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Like Home and Contents Insurance, Landlord Insurance exists for when the unexpected happens. With it, you may be able to minimise the financial damage done if you can’t rent out your property for a time or your tenants default on their rent. Depending on the policy, it may also help soften the blow of other potential mishaps. Essentially, it could be a way for you to take some of the risk out of your property investment.
Landlord Insurance isn’t a must in NSW (or anywhere else in Australia actually). However, something doesn’t need to be enforced to be a good idea. After all, who knows what the future holds for you, your rental and your tenants.
Plus, there are a few quirks of NSW rental law that could mean Landlord Insurance gives you a bit more peace of mind. For instance, if your tenant needs to break their lease to escape domestic violence, they can do so immediately and without needing to pay the mandatory break fees.1 Landlord Insurance may then be able to help cover this period of unexpected occupancy until you find another renter.
Or say you consent to your tenant keeping a pet at the property. Unfortunately, even the best-behaved pets can cause damage to a rental, like chewing or scratching something they shouldn’t. But you can’t legally ask for a higher bond to help repair the potential damage caused.2 Instead, Landlord Insurance with coverage for pets could manage the costs of Fluffy or Fido doing their own renovations (to an extent anyway).
Landlord Insurance and Building Insurance are two different types of insurance. Generally:
However, there can be some crossover with what different policies cover. You might find your property’s Building or Home Insurance includes elements of Landlord Insurance or you might need to take out an additional policy.
If you’re dealing with a strata property, like an apartment, things can get even murkier. This is because NSW strata owners corporations must have Building Insurance and Public Liability Insurance. However, this may only cover communal areas or shared parts of the building. Further, even if a common property issue damages parts of your rental or the contents, this strata-owned insurance may not apply.3, 4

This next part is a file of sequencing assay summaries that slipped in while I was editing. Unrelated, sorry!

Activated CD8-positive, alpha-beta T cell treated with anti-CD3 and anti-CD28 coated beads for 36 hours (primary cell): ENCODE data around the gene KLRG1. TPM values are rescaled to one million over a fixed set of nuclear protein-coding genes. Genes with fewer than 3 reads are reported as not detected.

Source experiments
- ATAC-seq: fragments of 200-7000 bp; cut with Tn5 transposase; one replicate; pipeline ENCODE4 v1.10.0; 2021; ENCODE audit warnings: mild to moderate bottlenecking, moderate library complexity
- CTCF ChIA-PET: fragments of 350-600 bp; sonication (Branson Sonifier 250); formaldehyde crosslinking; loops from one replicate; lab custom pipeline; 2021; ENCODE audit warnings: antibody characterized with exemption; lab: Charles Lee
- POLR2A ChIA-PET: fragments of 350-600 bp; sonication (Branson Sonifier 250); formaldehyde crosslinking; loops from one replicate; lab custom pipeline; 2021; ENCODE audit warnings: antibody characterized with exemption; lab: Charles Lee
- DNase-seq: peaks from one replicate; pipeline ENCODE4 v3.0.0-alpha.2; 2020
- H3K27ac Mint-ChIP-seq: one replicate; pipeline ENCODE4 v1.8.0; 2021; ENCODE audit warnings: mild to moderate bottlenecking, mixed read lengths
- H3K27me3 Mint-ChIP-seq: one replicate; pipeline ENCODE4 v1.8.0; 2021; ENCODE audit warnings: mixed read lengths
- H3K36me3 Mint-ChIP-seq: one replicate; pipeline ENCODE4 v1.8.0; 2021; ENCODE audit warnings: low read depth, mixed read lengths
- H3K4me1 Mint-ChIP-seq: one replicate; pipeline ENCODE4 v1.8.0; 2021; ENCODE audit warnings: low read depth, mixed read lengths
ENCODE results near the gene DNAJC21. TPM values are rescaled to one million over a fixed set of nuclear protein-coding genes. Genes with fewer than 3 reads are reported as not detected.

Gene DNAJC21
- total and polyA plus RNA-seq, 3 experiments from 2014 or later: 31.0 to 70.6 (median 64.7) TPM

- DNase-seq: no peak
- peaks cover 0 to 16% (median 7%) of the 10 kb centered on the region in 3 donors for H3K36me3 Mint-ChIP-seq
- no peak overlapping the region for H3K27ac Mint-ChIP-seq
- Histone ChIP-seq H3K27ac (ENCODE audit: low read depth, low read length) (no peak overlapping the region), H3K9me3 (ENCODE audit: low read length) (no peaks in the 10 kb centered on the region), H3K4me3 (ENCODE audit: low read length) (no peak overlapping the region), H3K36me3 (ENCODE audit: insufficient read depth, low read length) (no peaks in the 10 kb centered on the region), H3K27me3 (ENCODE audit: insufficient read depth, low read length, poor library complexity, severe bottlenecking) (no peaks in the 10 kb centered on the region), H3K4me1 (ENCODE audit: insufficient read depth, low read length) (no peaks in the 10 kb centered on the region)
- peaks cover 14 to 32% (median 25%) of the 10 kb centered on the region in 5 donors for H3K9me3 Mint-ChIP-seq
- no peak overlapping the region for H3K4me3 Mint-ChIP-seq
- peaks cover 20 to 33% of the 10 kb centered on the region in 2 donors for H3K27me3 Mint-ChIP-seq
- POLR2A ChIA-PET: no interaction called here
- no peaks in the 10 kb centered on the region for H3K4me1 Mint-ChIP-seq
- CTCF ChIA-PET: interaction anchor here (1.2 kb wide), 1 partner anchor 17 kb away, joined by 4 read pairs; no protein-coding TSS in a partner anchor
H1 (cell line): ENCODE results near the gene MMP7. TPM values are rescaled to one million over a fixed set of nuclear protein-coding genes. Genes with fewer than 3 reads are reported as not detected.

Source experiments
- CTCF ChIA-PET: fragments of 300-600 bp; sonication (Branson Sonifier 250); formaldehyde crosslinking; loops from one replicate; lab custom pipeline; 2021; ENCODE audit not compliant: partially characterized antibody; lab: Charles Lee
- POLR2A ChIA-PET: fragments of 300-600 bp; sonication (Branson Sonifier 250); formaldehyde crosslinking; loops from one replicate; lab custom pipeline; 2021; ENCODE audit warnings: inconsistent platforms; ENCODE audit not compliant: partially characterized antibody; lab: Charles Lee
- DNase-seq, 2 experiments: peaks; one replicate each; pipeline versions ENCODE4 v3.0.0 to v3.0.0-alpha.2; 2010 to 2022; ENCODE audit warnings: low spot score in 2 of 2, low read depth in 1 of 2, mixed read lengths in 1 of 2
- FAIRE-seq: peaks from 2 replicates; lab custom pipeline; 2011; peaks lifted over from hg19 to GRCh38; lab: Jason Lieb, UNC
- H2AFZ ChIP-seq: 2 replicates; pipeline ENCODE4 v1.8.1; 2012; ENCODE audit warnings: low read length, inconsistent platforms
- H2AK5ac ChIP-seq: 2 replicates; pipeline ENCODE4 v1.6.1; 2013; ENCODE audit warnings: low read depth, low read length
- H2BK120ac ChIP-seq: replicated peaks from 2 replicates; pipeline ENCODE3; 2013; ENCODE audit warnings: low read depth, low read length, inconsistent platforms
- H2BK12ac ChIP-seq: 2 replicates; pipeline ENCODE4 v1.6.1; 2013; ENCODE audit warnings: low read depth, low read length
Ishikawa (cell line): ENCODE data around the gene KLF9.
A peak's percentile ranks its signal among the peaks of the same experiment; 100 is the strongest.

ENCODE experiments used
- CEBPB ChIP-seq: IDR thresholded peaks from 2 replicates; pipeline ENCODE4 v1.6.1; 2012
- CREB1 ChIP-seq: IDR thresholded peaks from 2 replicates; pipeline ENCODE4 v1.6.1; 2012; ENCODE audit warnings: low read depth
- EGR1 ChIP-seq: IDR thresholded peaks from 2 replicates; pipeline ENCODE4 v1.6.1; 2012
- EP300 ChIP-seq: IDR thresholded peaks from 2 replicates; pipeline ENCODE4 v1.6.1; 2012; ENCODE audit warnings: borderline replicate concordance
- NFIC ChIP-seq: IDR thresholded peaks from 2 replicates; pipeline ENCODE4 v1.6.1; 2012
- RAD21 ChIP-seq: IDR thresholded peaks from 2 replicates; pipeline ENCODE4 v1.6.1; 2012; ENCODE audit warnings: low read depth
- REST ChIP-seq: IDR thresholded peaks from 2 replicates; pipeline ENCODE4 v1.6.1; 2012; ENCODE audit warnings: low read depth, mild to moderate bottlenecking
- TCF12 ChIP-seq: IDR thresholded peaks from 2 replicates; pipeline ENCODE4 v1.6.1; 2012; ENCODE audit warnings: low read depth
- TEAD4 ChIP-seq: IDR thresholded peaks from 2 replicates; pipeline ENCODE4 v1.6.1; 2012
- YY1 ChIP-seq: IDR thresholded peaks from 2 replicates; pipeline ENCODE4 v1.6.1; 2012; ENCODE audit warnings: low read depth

So whether it’s a burst common pipe or a once-in-a-lifetime earthquake, you could be stuck dealing with the financial aftermath - including being unable to lease it for a time. But if you had both Landlord and Building Insurance, you could get a degree of coverage for the damage to the property along with the loss of rent.
As a rule of thumb, you can claim your Landlord Insurance premiums on your tax.5 However, it can only be for the time when your property is genuinely available for rent and for the parts of the property that rent covers.6 Clear as mud, right? Essentially, it’s probably not a good idea to claim the time you use it as a holiday home or for parts of the house that you still use if you’re only renting out a bedroom.
Ultimately, your policy will explain exactly what your Landlord Insurance covers and there can be variation between different policies. However, there are a few things you’d expect to see pop up when comparing Landlord Insurance, like:7
If you want, you can read through the Product Disclosure Statement (PDS) to see when and where you’re covered.
There are Landlord Insurance Policies that cover theft, whether it’s your tenant or a visitor of theirs taking something from your rental. If you ever do need to claim for this, it’s a good idea to let the police know about the incident as well — it might even be a requirement to do so to get your claim processed.8
As you’re comparing Landlord Insurance, you might notice some further common ground between policies. This time it’s what they don’t cover, like:
Slogging your way through PDS after PDS can be a dry way to spend a day. But we might be able to make things a little easier. With our online comparison tool, you can check out various Landlord Insurance Policies from a range of different providers in just a few minutes.* Alternatively, if you want to chat through your options, we have a team waiting for your call at 13 19 20.
1 NSW Fair Trading - Changes to the residential tenancy laws
2 NSW Fair Trading - Starting a residential tenancy
3 NSW Government - Managing strata finances and insurance
4 As above
5 Australian Taxation Office - Rental expenses you can claim now
6 Australian Taxation Office - Rental expenses to claim
7 Forbes Advisor - Landlord Insurance In Australia: What You Need to Know
8 Budget Direct - Your Home and Contents Insurance Policy Product Disclosure Statement, p55
9 NSW Government - Landlords’ and tenants’ rights after an emergency
10 ING - Home and Contents Insurance Product Disclosure Statement, p55
11 Budget Direct - Landlord Insurance